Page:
Florida Coalitions in Action Make National News!

Florida Coalitions Have a Prescription for RX Abuse

Florida is on its way to shedding its notorious title of “the Oxy Express” when the governor, with coalition support, signed last month into effect a bill that cracks down on clinics that frivolously dispense pain medication, feeding a statewide and nationwide RX abuse epidemic.

While reducing use rates of alcohol, tobacco and marijuana remains the coalition’s focus, the Alliance for Substance Abuse Prevention Pasco County (ASAP) couldn’t ignore the fact that an estimated seven Floridians die every day from prescription drug abuse. And their county has seen an exponential increase in the number of babies born to mothers who abuse prescription drugs.

One of the coalition’s supporters, Sen. Mike Fasano, a staunch advocate of a prescription drug monitoring database, was able to persuade the governor to preserve and improve their recently passed RX monitoring database.

The bill tightens reporting requirements to the database from 15 days to seven days, a change critics said the program needed to make it more effective.

The measure also increases penalties for overprescribing Oxycodone and other narcotics, tracks wholesale distribution of some controlled substances, and provides $3 million to support law enforcement efforts and state prosecutors. It also bans most doctors who prescribe narcotics from dispensing them, requiring prescriptions to be filled at certain types of pharmacies.

In Pasco County, Chrissie Parris, ASAP’s Coordinator, is seeing that for adults in treatment, prescription drugs are the No. 1 drugs of choice and for youth, they are no. 2, behind marijuana. The coalition partnered with their sheriff’s office on take back events, provided information on how to report a suspected pill mill, and established a permanent prescription drug drop box at their police station. They are also working with primary care physicians on a campaign to cross train them on identifying problematic prescriptions and they have a pain management doctor in their coalition. Just last month, more than 125 physicians from all over the country descended on Capitol Hill to demand legislative assistance in the battle against prescription drug addiction, calling for better training to reduce inappropriate prescriptions.

“Rx abuse has helped the coalition build capacity…I receive weekly emails from people who want to help,” Parris said. Many of these people have been referred to them by local politicians and Sen. Fasano’s office. 

The United Way of Broward County Commission on Substance Abuse in Fort Lauderdale has had Rx abuse on their radar for almost a decade. When it became apparent that most of the pill mills and “doc shopping” was occurring in Broward County, they began collaborating with Parris’ coalition and coalitions and other advocates throughout the state eliminate or restrict these businesses. Broward County had become the nation’s pill-mill capital, with 130 pain clinics in operation. In Broward alone, more than one million oxycodone tablets are prescribed every month. Broward commissioners recently approved an ordinance with strict rules on zoning, hours of operation and business practices of pain management clinics. They also prohibit the clinics from operating within 1,200 feet of another pain management clinic, place of worship, child care center or educational center.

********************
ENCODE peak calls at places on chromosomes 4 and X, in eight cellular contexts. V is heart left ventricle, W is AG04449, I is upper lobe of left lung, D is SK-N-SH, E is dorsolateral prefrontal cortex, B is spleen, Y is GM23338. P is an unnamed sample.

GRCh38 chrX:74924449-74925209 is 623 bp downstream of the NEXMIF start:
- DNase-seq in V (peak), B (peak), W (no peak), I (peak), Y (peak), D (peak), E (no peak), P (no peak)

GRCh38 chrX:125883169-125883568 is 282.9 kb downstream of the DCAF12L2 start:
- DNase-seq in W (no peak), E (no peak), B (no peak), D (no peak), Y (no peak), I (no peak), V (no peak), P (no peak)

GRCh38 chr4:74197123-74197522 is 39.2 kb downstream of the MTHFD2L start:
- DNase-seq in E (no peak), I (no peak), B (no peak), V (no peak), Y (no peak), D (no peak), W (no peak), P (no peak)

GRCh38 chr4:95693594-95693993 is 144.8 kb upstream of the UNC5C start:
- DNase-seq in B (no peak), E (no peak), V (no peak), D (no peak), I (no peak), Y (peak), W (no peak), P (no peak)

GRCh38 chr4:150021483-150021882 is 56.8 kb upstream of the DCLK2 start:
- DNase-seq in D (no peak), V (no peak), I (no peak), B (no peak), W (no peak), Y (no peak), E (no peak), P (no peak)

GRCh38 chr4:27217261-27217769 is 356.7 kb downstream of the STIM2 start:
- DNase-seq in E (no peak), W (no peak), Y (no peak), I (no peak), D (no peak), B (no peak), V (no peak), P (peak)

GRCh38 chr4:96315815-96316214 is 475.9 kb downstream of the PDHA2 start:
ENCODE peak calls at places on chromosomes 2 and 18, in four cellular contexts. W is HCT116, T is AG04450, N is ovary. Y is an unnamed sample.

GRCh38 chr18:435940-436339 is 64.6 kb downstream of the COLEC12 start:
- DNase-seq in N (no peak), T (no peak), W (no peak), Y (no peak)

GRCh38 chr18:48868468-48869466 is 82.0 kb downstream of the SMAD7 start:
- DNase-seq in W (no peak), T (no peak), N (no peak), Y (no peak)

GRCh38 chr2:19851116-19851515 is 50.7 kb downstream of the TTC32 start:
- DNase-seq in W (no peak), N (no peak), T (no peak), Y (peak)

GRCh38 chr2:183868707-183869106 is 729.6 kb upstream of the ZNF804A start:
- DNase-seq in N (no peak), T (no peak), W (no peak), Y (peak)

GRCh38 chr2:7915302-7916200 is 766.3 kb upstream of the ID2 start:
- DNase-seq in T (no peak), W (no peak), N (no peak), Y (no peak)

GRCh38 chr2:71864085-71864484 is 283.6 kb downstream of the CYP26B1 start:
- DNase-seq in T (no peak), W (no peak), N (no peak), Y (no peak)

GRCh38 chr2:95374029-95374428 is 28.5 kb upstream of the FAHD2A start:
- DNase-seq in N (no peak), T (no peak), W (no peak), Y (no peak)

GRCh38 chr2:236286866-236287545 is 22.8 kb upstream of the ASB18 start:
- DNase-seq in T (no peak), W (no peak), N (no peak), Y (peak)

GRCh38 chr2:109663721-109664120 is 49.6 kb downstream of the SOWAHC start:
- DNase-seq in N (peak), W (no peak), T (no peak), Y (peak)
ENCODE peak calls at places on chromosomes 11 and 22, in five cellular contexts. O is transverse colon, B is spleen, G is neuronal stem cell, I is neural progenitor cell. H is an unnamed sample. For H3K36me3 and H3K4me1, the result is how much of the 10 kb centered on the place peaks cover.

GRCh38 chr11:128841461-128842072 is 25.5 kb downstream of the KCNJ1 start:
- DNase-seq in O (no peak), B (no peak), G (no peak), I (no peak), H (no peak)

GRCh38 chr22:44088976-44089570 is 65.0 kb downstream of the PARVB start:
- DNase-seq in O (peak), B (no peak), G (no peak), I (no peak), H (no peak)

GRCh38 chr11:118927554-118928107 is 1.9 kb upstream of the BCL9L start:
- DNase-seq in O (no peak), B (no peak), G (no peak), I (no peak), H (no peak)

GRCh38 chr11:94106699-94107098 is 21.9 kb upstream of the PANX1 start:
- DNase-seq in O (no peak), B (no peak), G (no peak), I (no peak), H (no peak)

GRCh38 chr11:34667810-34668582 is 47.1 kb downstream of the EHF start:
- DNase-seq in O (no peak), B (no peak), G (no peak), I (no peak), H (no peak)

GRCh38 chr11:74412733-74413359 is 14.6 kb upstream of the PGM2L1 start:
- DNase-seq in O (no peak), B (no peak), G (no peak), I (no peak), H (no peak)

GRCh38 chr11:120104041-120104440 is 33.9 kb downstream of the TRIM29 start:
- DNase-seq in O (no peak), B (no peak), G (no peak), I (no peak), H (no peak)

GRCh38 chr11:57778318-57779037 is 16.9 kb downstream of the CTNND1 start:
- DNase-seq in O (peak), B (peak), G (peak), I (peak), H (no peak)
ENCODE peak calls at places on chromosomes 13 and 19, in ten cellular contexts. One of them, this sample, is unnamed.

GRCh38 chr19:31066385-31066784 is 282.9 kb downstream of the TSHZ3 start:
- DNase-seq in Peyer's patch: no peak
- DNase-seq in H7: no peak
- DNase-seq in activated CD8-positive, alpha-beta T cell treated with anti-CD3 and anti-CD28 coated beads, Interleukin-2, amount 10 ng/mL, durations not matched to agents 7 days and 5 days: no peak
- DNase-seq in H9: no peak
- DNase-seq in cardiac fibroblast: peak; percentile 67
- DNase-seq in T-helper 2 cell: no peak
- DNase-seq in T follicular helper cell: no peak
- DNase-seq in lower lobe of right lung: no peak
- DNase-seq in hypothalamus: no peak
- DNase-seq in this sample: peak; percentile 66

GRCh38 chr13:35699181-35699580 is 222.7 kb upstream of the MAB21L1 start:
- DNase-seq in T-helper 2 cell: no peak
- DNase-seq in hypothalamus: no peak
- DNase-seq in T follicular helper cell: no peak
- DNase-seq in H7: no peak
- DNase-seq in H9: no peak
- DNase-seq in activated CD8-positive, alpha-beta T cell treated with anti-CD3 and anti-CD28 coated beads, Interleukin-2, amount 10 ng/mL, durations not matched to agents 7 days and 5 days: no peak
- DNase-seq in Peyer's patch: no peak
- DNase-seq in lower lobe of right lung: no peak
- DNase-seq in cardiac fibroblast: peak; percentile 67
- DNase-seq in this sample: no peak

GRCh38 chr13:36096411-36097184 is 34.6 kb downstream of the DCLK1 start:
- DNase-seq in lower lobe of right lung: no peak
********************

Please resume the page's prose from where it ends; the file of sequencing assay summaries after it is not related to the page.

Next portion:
Pat Castillo, the commission’s Vice-President, said, “We started advocating for a prescription drug monitoring program and as the years kept going forward and we saw that needle going up and up on the drug trends report we knew that we needed to do more at the state level, than just at the coalition level.”

After seven years of advocacy, the commission got a prescription drug monitoring program passed in 2009, but when the governor’s proposed a repeal in his budget, the coalition mobilized again to help secure an even better bill.

“I think we absolutely contributed to the governor’s turn, or some of us like to say ‘epiphany.’ We really came together, along with our coalitions and partners in all parts of the state, to get the message out there,” Castillo said. “I think it was all of those efforts together to make that change happen.”

With the law going to take effect in October, like the Pasco County coalition, Broward County’s commission is now educating physicians who input data into the PDMP. Castillo and Parris know that there is still so much work to be done around Rx abuse in their communities and in their state, but have learned through this process that long-term change starts and ends at the local level.

“We don’t want to be known as “the Oxy Express,” and it’s not something we’re proud of, but we are certainly proud of our community’s response and we want to be known as one of the coalitions that made a change,” concluded Castillo.